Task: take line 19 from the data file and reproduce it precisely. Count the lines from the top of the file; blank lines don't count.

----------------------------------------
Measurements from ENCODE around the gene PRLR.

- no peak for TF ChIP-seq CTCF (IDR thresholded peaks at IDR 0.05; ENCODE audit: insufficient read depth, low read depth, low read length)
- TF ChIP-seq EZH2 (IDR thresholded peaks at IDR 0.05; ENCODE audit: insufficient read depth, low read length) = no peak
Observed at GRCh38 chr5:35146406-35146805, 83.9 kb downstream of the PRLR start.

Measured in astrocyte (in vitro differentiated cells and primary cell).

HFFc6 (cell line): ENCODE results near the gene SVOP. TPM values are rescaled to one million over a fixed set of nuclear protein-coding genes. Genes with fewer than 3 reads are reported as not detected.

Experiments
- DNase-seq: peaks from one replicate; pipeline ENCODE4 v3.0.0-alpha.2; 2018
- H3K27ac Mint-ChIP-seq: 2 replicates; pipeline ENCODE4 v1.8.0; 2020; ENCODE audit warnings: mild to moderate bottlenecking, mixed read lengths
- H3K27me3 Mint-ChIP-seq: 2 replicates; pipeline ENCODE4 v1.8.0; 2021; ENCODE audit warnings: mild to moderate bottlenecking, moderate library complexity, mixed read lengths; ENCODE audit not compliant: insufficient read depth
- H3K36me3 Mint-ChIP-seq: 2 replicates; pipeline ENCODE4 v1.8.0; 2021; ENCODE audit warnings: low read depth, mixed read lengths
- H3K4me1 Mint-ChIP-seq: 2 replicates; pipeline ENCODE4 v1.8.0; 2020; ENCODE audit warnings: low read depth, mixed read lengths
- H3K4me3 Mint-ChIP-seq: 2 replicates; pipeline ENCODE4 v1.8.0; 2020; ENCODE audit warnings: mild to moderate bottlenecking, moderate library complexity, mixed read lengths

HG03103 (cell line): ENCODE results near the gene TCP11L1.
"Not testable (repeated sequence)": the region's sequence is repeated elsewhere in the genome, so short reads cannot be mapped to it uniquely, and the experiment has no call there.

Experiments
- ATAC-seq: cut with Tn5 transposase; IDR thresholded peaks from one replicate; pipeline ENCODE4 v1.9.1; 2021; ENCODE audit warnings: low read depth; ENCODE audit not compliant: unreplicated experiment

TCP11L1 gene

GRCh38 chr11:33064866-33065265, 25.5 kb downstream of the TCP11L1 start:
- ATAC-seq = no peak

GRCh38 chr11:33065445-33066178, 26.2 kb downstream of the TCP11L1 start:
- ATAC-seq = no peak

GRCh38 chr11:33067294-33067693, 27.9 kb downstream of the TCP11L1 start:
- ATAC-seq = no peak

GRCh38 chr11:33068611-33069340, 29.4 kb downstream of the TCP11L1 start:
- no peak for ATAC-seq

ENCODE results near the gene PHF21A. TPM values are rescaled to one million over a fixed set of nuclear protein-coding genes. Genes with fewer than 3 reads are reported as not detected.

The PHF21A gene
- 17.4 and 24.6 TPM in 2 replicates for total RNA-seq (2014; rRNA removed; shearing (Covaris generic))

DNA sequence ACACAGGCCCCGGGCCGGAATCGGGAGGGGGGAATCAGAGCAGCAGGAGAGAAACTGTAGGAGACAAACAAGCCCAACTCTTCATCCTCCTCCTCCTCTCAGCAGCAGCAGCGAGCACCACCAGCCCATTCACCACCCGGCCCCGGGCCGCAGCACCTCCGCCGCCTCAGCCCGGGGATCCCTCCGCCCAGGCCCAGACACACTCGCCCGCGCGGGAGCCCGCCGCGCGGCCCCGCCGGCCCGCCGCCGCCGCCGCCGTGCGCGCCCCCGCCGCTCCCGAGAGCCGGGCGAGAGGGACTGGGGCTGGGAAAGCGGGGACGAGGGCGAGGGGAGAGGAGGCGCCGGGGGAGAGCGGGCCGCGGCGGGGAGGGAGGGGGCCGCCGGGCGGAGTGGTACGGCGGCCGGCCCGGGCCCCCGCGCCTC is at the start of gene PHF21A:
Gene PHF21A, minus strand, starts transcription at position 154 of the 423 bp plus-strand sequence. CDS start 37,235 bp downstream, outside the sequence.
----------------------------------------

GRCh38 chr11:33064866-33065265, 25.5 kb downstream of the TCP11L1 start: